Burnette v. McClearn

Annotate this Case

427 P.2d 331 (1967)

Wayne Hugh BURNETTE, Plaintiff in Error, v. Hugh J. McCLEARN, Manager of Safety and Excise and Ex-Officio Sheriff of the City and County of Denver, and Harold Dill, Chief of Police of the City and County of Denver, Defendants in Error.

No. 22108.

Supreme Court of Colorado, In Department.

May 8, 1967.

*332 McVicker, Woodford & Myers, Frederick J. Myers, Wheat Ridge, for plaintiff in error.

Bert Keating, Dist. Atty., Patricia A. Brittain, Deputy Dist. Atty., Duke W. Dunbar, Atty. Gen., Frank E. Hickey, Deputy Atty. Gen., James F. Pamp, Asst. Atty. Gen., Denver, for defendants in error.

DAY, Justice.

Plaintiff in error was the petitioner in the District court in Denver in a habeas corpus proceeding in which he sought to be released from detention for extradition to the state of North Carolina. The trial court discharged the writ and remanded the petitioner to custody for delivery to extradition agents of North Carolina. The matter was submitted to this court on writ of error with an agreed statement of facts.

Petitioner's grounds for reversal are that the copy of the judgment of conviction was not signed (the signatures of the judge and clerk of the court are typed in) and that the signature of the director of the North Carolina Prison Department on the Record of Commitment was not made by the same person who signed other papers purporting to bear the signature of the director. Which papers bore the genuine signature are not known.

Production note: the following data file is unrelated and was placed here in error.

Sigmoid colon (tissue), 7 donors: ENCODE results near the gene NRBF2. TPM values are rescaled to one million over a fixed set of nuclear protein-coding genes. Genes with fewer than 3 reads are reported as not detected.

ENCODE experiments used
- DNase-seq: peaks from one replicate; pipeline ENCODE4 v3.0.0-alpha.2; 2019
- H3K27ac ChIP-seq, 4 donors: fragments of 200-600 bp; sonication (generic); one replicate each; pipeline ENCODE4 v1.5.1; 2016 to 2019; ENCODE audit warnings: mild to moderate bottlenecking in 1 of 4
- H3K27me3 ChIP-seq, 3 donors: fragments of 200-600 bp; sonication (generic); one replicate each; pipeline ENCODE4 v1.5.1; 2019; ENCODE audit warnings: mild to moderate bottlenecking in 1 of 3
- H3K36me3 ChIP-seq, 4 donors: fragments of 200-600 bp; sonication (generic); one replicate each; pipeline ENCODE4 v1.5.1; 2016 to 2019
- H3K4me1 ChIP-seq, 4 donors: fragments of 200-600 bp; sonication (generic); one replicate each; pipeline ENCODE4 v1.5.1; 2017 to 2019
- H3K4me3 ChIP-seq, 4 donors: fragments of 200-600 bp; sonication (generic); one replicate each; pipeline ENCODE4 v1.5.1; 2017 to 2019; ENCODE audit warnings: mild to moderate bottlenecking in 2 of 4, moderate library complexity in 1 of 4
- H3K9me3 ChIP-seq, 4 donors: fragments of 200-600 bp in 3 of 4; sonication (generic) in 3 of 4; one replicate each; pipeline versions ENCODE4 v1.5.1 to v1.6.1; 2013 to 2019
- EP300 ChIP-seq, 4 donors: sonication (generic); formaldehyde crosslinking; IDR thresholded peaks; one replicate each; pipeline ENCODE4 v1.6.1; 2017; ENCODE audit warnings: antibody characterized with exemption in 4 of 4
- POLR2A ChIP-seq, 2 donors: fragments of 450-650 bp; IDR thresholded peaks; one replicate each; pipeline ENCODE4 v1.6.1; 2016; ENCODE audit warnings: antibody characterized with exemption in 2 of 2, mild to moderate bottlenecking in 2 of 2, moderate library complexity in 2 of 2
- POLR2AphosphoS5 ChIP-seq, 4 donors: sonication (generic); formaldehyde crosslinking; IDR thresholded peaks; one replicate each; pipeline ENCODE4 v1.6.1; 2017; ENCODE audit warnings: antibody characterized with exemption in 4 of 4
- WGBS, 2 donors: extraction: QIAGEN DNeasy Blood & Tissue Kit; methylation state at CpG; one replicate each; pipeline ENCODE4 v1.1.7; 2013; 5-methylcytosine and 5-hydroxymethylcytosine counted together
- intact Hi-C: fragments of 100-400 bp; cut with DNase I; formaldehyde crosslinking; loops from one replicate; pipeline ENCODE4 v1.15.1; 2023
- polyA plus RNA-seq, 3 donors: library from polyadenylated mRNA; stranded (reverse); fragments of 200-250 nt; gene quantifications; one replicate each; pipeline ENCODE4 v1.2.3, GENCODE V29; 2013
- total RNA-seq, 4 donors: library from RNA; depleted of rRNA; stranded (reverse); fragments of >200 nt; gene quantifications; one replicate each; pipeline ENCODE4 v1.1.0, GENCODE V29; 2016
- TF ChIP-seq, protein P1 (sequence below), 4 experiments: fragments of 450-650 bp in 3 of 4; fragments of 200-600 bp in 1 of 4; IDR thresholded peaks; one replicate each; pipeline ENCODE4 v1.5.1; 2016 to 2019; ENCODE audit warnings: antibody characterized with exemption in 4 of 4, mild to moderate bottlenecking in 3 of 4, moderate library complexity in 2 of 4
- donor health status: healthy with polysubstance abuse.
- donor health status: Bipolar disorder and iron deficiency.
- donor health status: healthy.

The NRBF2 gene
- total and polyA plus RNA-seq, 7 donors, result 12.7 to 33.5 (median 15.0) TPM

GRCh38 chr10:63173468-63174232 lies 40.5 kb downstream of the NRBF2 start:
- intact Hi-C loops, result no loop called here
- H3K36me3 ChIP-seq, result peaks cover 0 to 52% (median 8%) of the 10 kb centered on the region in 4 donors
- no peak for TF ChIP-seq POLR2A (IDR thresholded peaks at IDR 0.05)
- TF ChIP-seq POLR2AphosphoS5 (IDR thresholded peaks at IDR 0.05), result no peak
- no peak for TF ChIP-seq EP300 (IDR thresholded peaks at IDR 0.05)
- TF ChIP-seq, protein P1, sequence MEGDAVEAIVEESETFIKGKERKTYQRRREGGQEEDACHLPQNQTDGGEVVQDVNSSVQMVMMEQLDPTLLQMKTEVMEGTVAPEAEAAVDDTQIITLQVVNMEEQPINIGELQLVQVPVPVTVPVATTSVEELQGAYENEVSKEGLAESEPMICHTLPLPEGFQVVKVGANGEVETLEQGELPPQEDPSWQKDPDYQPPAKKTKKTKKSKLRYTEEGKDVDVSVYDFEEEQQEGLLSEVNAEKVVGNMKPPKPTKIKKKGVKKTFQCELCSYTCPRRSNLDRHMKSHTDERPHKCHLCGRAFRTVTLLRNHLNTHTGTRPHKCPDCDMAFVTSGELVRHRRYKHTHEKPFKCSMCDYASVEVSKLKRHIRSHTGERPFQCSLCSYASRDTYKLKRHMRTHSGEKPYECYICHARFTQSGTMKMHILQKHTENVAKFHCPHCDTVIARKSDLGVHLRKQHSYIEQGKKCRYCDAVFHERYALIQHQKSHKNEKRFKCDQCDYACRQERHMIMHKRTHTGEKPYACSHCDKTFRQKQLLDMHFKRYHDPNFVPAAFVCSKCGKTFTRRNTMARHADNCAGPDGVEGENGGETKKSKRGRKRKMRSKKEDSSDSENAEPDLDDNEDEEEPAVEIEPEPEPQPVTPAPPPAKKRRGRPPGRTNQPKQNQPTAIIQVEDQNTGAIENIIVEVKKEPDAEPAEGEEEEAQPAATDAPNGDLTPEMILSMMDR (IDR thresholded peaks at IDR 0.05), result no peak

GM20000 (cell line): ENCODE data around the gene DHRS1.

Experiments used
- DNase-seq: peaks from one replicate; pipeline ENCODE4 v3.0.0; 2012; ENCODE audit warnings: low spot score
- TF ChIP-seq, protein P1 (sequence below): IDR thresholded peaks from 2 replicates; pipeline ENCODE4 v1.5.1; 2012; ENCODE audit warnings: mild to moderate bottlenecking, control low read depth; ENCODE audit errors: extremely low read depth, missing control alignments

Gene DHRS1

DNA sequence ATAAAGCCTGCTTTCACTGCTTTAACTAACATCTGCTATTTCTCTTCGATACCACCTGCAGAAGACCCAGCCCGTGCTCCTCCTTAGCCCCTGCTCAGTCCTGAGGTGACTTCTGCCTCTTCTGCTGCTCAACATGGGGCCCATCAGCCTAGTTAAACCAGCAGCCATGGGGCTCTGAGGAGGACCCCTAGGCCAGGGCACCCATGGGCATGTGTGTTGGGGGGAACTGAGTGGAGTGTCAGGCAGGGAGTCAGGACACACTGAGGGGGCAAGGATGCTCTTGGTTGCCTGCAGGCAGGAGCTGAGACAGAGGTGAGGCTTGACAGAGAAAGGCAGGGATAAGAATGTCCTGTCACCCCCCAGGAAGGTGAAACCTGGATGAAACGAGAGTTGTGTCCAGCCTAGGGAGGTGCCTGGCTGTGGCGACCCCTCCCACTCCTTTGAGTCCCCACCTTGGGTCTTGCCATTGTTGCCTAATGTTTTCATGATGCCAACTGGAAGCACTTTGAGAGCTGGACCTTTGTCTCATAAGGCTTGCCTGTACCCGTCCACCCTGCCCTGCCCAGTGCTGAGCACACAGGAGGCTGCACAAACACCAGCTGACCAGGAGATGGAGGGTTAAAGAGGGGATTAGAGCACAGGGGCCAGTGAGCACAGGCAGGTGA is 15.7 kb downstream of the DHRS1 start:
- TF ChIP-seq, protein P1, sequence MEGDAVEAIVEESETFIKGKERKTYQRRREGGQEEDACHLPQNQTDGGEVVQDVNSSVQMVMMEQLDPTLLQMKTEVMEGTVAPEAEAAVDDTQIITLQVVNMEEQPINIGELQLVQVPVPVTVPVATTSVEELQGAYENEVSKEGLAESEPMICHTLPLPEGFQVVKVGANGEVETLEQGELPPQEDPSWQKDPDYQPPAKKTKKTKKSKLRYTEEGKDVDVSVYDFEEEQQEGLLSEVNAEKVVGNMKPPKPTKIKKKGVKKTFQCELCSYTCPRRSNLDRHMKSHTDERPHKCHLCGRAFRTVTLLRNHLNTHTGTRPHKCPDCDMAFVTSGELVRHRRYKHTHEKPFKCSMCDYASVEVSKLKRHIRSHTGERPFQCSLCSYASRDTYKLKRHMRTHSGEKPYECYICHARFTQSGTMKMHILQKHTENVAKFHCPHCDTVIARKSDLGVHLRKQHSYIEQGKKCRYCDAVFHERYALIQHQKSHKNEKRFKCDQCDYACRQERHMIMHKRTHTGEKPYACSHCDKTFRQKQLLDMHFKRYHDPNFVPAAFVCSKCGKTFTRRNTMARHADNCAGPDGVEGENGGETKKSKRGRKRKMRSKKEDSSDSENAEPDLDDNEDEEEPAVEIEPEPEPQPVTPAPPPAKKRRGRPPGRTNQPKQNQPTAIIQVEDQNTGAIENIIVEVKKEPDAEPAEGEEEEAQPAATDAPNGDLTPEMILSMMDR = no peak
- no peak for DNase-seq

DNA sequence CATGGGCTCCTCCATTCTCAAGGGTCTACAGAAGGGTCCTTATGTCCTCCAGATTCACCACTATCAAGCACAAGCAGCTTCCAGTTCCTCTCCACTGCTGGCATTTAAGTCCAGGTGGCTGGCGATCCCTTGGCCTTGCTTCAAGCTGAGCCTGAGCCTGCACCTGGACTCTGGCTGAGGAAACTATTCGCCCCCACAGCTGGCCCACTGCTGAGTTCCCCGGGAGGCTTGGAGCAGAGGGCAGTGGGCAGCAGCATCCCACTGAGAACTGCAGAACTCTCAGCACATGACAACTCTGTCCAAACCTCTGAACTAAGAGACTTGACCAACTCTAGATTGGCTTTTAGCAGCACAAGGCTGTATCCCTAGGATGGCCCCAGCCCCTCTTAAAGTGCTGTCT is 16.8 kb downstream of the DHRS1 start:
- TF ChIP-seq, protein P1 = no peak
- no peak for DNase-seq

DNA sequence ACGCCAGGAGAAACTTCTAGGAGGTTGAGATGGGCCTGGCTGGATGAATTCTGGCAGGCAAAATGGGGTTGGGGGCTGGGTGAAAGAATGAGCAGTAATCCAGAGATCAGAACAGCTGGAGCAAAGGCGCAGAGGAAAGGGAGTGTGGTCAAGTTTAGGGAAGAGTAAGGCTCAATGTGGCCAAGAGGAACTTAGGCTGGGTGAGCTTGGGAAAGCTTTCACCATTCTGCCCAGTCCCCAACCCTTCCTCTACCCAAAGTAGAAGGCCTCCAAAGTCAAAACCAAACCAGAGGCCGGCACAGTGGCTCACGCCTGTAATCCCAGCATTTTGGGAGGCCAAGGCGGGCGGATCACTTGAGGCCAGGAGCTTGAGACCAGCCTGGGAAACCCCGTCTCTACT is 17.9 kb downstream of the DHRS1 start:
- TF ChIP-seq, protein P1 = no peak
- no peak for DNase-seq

We hold that the trial court was correct in discharging the writ and remanding the petitioner. Under the statutes of Colorado, C.R.S.1963, 60-1-3, and the acts of Congress, 18 U.S.C.A. ยง 3182, the only papers necessary for the extradition of the petitioner were proper and in order. Petitioner was being sought by North Carolina as an escapee from the state prison. In such cases all that is required for his extradition is either a copy of the judgment of conviction or "of a sentence imposed in execution thereof, together with a statement by the executive authority of the demanding state that the person claimed has escaped from confinement * * *. * * * the copy of * * * judgment of conviction or sentence must be authenticated by the executive authority making the demand."

Copies of both the judgment of conviction and of the sentence were among the papers. Either is sufficient. The question of authenticity is one for the determination of the Governor of the demanding state, and his certification of that fact is all that is required. It is to be noted that the copies necessary to accompany the demand need not be verified, certified nor photocopied. A typewritten copy such as the judgment of conviction satisfies the language of the law. It alone is sufficient, hence, it is unimportant as to whose signature was on the order of commitment showing the sentence. All papers were authenticated by the Governor who is the only one required by law to do so. Other papers accompanying the extradition, which it is also claimed were defective, were superfluous.

For a complete discussion of the legal sufficiency of extradition proceedings under the varying circumstances, including cases similar to the contentions asserted *333 here, see 78 A.L.R. 412, and the annotated cases thereunder.

The judgment is affirmed.

MOORE, C.J., and PRINGLE and KELLEY, JJ., concur.